The ASHRAE forum on dehumidification got down to basics, and at the same time became quite complex, rather quickly. “What is the impact on comfort and health?” asked an engineer. Do any current studies draw direct, measurable correlations between comfort and humidity?
An overseas participant noted that “Heat pipes are OK, but not satisfactory for control. How do you dehumidify economically, so that you offset reheat costs?”
A consulting engineer from Europe noted that his firm designed what may be the “largest desiccant commercial cooling system in the world,” in a climate that is “mostly humid, not hot. Comfort is a humidity problem.” The system uses waste heat to regenerate the desiccant. “You have to convince owners to use these systems,” he pointed out.
Adding to the problem is the fact that comfort is often perceived. Temperatures can feel more or less tolerable depending on the degree of humidity.
As one participant noted, “100Â°F is OK in the desert, but not in the rain forest.”
A health study from the World Health Organization cites absolute humidity, asthma, and dust mites, but this does not address relative humidity and comfort.
“We changed design condition, raised temperature from 70Â° to 75Â°, and relative humidity to 40% maximum,” said the engineer. “In summer we raise that to 78Â° or 80Â°, but keep humidity in check.” It has been effective, but “We need studies” to verify these designs.
He added that there once was a 1930s ASHRAE guide showing “lines of equal wetness.” While it has been a valuable resource, “It is not correlated into a fashion that we now need it.”
Health and CostOne fairly well-known chart shows the relative humidity window where bacterial growth is minimized. Participants knew of no current charts on rh and comfort.
How do engineers define “healthy?” “I’m talking health and comfort,” said a forum participant. “If you’re not healthy, you’re certainly not comfortable.”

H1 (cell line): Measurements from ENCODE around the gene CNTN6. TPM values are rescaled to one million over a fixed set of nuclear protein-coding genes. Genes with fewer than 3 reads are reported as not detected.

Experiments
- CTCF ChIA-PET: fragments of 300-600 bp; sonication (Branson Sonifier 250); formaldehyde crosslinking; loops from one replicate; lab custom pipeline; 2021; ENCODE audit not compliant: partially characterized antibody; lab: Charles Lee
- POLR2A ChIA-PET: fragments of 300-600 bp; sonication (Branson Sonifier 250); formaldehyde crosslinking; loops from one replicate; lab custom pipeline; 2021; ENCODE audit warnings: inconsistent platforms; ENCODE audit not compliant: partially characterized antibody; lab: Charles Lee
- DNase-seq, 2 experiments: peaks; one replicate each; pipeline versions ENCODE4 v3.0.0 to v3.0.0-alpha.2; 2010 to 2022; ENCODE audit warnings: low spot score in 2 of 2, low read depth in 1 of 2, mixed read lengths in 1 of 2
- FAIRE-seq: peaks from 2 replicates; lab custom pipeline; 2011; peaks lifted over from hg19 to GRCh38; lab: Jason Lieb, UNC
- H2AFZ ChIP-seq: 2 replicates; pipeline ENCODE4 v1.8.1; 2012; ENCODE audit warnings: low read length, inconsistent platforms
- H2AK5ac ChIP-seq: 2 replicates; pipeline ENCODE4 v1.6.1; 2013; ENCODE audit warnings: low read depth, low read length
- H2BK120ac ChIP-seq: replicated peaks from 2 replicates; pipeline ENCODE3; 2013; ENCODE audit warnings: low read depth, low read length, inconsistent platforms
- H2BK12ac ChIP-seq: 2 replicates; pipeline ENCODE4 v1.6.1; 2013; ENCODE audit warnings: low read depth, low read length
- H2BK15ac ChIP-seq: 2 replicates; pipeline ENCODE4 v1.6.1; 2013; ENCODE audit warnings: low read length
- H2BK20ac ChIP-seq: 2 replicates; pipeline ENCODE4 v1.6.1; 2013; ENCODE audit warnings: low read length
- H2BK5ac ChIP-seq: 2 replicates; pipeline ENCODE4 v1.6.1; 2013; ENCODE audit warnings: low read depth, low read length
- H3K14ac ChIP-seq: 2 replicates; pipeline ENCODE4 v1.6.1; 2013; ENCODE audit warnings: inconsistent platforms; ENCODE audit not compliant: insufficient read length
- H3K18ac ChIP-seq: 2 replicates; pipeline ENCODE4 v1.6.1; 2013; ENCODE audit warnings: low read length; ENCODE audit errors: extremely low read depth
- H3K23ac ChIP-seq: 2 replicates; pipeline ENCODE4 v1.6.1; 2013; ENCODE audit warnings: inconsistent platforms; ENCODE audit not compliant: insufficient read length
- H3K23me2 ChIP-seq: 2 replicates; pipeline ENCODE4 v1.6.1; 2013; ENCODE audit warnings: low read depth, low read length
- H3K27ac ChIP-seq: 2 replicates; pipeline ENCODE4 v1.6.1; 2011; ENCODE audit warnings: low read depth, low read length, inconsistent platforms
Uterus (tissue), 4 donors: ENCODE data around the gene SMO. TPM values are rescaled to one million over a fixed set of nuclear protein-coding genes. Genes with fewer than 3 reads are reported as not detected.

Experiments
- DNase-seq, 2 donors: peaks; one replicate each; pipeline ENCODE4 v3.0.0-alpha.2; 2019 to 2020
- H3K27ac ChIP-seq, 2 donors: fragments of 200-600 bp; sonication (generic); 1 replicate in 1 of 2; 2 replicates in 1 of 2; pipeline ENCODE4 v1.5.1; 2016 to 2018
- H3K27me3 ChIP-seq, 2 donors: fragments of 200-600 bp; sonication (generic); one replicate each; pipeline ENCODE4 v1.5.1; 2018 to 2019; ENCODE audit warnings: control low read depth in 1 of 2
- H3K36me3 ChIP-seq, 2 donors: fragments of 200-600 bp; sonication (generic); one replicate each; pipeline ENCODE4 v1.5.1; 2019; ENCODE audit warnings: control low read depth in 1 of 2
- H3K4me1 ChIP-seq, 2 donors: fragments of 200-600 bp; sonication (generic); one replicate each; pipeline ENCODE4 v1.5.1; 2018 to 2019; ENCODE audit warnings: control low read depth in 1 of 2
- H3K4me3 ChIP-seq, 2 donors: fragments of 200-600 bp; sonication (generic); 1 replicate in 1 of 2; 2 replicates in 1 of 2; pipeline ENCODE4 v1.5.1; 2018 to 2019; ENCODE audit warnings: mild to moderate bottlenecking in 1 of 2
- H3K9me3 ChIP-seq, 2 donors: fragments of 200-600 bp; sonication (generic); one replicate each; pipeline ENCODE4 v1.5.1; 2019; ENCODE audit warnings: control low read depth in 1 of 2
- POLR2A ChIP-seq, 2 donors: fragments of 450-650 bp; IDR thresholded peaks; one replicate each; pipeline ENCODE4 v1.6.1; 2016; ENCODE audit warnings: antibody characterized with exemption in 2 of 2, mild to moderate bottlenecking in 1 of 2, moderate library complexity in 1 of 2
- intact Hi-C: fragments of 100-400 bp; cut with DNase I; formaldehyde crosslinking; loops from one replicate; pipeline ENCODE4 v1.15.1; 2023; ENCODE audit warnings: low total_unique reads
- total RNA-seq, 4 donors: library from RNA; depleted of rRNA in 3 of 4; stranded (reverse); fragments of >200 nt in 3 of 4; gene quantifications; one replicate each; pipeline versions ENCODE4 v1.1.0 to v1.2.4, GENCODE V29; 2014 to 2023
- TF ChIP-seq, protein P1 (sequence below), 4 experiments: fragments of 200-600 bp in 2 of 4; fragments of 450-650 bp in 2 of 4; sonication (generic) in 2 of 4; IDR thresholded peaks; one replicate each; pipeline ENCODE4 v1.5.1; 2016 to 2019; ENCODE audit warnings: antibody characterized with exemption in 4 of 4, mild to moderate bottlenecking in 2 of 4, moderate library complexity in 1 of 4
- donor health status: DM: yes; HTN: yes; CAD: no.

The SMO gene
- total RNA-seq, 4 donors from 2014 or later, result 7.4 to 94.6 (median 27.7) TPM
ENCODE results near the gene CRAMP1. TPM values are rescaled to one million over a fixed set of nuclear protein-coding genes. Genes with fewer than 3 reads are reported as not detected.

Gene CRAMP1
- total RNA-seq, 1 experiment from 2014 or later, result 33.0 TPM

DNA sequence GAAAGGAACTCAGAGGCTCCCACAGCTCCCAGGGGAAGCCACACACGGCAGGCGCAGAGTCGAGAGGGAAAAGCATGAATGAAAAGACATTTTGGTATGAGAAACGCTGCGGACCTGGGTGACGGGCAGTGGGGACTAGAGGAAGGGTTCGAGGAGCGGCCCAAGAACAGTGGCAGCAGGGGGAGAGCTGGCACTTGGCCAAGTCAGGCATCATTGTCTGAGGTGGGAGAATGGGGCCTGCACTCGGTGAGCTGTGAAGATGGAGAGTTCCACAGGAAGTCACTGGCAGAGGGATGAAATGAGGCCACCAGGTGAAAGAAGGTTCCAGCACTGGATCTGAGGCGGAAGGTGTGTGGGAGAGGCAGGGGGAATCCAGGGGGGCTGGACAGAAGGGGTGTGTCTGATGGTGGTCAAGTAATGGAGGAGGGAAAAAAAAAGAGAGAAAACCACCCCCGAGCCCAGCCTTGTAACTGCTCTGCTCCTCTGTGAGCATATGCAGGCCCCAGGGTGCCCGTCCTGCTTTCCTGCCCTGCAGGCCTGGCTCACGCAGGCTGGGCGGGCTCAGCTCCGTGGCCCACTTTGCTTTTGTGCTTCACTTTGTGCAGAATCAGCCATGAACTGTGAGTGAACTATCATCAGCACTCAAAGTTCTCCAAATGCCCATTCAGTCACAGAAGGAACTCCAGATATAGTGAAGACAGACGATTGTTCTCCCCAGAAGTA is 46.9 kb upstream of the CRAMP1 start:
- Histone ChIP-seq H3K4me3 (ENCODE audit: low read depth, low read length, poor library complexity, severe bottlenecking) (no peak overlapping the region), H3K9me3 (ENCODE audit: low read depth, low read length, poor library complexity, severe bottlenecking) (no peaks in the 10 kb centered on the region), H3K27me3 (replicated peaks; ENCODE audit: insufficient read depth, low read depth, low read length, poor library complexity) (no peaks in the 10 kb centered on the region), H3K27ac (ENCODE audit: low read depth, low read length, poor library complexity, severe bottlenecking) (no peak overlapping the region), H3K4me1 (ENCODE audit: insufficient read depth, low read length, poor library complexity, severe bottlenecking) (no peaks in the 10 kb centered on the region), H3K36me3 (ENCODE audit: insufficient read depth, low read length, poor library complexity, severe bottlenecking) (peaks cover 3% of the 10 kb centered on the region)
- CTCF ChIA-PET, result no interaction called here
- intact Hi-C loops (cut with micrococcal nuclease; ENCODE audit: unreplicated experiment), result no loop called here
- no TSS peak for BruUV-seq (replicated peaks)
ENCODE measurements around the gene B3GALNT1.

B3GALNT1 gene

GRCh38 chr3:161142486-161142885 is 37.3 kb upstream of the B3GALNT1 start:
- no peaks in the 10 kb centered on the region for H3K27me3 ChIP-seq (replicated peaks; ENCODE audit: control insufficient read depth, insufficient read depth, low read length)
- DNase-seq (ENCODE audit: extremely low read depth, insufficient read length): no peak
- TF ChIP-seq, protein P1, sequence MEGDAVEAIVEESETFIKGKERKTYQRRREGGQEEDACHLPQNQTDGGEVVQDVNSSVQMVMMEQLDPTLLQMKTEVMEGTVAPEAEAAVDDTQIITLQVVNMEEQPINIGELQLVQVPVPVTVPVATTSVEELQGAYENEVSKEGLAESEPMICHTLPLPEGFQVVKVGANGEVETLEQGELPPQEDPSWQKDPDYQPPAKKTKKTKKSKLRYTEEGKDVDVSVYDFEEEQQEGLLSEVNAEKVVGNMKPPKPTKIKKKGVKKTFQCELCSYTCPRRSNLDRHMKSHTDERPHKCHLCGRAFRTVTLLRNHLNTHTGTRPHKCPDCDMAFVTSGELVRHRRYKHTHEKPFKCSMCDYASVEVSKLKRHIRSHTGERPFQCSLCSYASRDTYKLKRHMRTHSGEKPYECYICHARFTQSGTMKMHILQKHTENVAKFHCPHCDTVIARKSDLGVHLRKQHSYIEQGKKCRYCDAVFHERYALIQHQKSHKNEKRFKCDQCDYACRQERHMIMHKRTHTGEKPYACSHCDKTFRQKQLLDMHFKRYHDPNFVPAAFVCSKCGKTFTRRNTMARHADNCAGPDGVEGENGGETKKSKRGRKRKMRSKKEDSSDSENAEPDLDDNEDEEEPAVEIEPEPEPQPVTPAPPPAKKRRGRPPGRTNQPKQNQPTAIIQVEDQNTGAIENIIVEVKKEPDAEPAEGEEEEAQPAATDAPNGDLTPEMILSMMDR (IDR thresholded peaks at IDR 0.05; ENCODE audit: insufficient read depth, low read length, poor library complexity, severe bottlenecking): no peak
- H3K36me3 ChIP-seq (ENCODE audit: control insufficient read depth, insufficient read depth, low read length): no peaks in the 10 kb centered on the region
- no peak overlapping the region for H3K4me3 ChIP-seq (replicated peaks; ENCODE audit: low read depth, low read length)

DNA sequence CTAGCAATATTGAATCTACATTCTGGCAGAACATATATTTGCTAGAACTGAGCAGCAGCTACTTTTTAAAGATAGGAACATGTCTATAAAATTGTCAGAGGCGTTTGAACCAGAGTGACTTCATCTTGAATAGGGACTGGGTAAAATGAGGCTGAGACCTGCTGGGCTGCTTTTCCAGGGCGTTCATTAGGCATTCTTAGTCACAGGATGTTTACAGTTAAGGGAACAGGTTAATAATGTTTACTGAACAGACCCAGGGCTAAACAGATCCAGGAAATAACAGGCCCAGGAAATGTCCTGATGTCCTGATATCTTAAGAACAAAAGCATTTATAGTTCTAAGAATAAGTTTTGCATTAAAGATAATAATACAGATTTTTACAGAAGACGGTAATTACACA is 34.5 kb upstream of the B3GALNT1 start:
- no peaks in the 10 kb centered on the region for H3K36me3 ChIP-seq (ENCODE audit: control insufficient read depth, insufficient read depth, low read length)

Air velocity has an impact as well in the temperature-humidity-comfort equation. “It takes less energy to reduce humidity than to reduce space temperature.”
“Are we not doing enough to control humidity, because it costs more energy?” asked an engineer.
Actually, it costs less, but the general perception is that it costs more. It was pointed out that mechanical dehumidification can use hot gas reheat for regeneration.
“Do we have equipment available?” asked another. “DOE is pushing to produce more cooling with lower kW consumption. Manufacturers are pushing more air through the evaporator, but can’t get the humidity we’re looking for.”
A manufacturer responded that “Unitary manufacturers are working on lowering head pressure, etc. Part load is another issue. It depends on the design of the indoor coil.”
“Most buildings are not addressing humidity directly during cooling season,” said an engineer. “We have some tools. We don’t know all the tools.”
“There’s not one single system,” responded another. “Engin-eers must study load patterns, then design for it. There is too great a propensity to use what was used before.”
Publication date: 02/19/2001